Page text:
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An increase in SNHG5 expression is associated with poor cancer prognosis, according to a meta-analysis



He long noncoding RNA small nucleolar host RNA 5 (SNHG5) is highly expressed in many cancers, and there is a notable correlation between the elevated expression of SNHG5 and survival outcome in cancer patients. The objective of this study was to conduct a meta-analysis to evaluate the correlation between SNHG5 expression and the clinical outcome of cancer patients.


Six relevant electronic databases were exhaustively searched, and, depending on the inclusion and exclusion criteria, appropriate literature was obtained. The Newcastle-Ottawa Scale (NOS) score was utilized to evaluate the quality of the research for every article included, and pertinent data from each study were carefully extracted. Hazard ratios (HRs), odds ratios (ORs) and 95% confidence intervals (CIs) were combined to explore the association of SNHG5 expression levels with cancer prognosis, and sensitivity analyses and assessments of publication bias were also conducted to investigate any possibility in the publication of the studies.


Eleven studies encompassing 721 patients were ultimately collected. When combined, the hazard ratios (HRs) revealed a substantial direct correlation between elevated SNHG5 expression and an unfavourable prognosis for cancer patients (HR = 1.90, 95% CI 0.87–4.15); however, the correlation did not reach statistical significance. Furthermore, high SNHG5 expression was predictive of advanced TNM stage (OR: 1.988, 95% CI 1.205–3.278) and larger tumour size (OR: 1.571, 95% CI 1.090–2.264); moreover, there were nonsignificant relationships between SNHG5 expression and DM (OR: 0.449, 95% CI 0.077–2.630), lymph node metastasis (OR: 1.443, 95% CI 0.709–2.939), histological grade (OR: 2.098, 95% CI 0.910–4.838), depth of invasion (OR: 1.106, 95% CI 0.376–3.248), age (OR: 0.946, 95% CI 0.718–1.247) and sex (OR: 0.762, 95% CI 0.521–1.115).


SNHG5 expression is typically increased in the majority of tumour tissues. Elevated SNHG5 expression may indicate poor prognosis in cancer patients. Therefore, SNHG5 is a promising potential therapeutic target for tumours and a reliable prognostic biomarker.


Cancer has caused social and public problems that cannot be ignored, with huge economic losses and mental burdens to people all over the world every year [1, 2]. Based on the 2021 Cancer Statistics Report, the numbers of individuals newly diagnosed with cancer and dying from cancer in 2020 will be approximately 19.84 million and 10 million, respectively [3, 4]. Despite the well-being and satisfaction of cancer patients having improved to a certain extent alongside advancements in molecular biology technology and medical care, the 5-year survival rate for cancer patients has remained unsatisfactory [5, 6]. The main reason is that classic treatment methods such as chemotherapy, radiation therapy, hormone therapy and targeted therapeutics are already in their prime, and it is difficult for these methods to improve survival [7,8,9,10]. Therefore, novel therapeutic targets aimed at improving the prognosis of cancer patients are urgently needed [11,12,13].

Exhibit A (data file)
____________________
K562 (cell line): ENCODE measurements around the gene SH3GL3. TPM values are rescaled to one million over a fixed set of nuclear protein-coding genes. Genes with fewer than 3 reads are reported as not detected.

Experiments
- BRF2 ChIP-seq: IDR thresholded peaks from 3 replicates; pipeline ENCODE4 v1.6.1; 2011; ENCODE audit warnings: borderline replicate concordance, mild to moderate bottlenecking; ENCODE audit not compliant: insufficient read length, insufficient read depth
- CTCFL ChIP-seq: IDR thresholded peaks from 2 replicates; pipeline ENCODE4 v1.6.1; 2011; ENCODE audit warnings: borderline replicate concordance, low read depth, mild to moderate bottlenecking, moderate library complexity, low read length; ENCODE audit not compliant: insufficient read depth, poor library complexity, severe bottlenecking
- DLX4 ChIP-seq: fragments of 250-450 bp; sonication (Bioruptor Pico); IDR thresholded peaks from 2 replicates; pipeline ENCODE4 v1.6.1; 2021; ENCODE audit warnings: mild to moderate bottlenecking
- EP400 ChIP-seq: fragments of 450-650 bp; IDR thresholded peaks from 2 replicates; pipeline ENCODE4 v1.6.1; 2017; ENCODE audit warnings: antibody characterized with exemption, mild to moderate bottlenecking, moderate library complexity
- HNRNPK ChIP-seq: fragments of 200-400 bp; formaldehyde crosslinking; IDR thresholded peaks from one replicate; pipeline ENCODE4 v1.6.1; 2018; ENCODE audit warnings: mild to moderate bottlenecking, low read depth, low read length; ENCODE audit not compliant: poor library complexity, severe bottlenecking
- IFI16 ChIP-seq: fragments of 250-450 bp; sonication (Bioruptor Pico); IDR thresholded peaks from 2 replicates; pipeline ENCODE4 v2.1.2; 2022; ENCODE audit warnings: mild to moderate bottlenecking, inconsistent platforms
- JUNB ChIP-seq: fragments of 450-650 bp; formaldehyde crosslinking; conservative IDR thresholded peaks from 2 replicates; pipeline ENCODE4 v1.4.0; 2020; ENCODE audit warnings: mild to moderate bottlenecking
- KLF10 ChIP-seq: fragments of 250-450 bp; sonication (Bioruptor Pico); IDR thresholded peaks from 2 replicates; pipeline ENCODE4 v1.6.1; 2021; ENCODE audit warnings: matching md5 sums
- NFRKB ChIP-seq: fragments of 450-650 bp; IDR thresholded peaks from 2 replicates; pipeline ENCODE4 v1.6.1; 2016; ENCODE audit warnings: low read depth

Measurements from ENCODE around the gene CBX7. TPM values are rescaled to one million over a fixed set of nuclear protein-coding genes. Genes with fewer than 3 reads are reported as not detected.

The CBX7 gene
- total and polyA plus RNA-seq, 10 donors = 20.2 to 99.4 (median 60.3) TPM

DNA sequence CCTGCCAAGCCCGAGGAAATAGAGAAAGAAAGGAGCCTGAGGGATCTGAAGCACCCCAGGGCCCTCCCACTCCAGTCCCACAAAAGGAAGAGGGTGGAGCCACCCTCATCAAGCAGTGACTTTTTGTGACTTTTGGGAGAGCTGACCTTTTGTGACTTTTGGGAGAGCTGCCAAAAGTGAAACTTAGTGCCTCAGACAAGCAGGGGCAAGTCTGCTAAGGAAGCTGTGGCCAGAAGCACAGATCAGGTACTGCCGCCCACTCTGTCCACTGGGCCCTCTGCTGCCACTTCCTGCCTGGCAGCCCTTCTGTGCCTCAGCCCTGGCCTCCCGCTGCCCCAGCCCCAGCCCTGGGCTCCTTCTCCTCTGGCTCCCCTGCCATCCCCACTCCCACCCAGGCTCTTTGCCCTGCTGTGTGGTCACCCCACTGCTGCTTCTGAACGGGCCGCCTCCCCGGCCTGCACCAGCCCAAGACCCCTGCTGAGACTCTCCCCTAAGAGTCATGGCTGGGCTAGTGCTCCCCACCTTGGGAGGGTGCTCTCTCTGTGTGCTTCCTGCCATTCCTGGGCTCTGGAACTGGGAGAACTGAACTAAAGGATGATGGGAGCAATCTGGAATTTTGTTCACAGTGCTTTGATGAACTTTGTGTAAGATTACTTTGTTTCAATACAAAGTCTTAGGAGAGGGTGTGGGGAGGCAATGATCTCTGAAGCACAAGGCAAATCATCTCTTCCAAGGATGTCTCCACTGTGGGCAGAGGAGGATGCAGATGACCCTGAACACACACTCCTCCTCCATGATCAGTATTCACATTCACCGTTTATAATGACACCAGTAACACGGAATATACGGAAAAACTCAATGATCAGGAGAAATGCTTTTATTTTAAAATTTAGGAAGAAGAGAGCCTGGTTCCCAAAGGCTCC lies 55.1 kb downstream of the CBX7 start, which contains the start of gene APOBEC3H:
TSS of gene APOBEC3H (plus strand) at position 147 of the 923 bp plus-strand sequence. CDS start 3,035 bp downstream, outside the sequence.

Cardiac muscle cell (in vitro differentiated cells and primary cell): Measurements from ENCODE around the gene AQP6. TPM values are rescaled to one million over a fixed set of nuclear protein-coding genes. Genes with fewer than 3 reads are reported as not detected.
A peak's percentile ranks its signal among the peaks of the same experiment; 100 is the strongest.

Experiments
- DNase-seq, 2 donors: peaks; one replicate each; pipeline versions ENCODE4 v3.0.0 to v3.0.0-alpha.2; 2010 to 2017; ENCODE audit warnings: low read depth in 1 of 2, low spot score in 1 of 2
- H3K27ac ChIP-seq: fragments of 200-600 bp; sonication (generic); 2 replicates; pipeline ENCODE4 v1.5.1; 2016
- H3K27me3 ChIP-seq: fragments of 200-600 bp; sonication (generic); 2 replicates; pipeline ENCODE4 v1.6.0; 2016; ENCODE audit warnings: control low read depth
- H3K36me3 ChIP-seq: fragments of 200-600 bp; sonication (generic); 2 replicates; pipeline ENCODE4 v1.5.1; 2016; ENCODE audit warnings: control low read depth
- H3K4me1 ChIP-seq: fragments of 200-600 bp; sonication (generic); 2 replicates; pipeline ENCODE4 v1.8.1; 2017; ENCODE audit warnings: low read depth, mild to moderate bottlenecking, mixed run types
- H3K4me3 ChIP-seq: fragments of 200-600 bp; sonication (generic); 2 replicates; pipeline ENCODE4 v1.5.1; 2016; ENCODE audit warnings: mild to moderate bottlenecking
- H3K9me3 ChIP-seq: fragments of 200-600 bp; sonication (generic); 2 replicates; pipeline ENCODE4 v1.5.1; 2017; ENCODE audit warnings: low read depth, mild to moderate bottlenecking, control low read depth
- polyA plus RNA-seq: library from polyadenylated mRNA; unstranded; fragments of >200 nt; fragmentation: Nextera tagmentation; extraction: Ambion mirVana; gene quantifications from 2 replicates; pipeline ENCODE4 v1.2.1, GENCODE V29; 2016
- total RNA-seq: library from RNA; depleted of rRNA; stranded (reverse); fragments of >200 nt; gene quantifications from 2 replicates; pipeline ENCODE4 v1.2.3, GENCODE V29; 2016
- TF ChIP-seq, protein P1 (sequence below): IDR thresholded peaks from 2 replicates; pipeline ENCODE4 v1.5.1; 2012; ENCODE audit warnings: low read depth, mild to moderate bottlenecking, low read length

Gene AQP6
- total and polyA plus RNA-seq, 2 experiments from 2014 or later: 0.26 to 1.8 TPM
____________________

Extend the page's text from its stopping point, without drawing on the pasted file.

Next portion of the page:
Over the past few years, the employment of high-throughput sequencing techniques and advancements in molecular biology have gradually revealed an increasing number of genes that are intricately linked to cancer. Additionally, a growing body of evidence has confirmed the involvement of numerous noncoding RNAs in the initiation and progression of cancer [14, 15]. Noncoding RNAs are a class of small molecular compounds that lack the ability to encode proteins [16,17,18]. They are called the "useless product" of genetic material and account for 95–98% of human genetic material [19]. Although noncoding RNAs do not perform the biological function of encoding proteins, there is substantially more evidence that noncoding RNAs can exert their control over the biological behaviour of cells by influencing the expression of cell-coding genes at various levels, encompassing gene transcription, post-transcriptional translation, and epigenetic regulation [20,21,22]. Noncoding RNAs can affect the proliferation, invasion and apoptosis of tumour cells, thereby affecting the progression of tumours. For example, Professor Yang showed that low expression of lncRNA-BANCR can significantly stimulate the growth and motility of lung cancer cells and suppress programmed cell death, thereby contributing to the initiation and progression of lung cancer [23]. Professor Yan stated that high expression of lnc-SNHG6 can significantly suppress the programmed cell death (apoptosis) of gastric cancer cells, stimulate their proliferation, migration, and invasion, and exhibit a strong correlation with an unfavourable prognosis [24]. Noncoding RNA are being considered by more and more researchers as promising targets and prognostic indicators for future cancer therapies.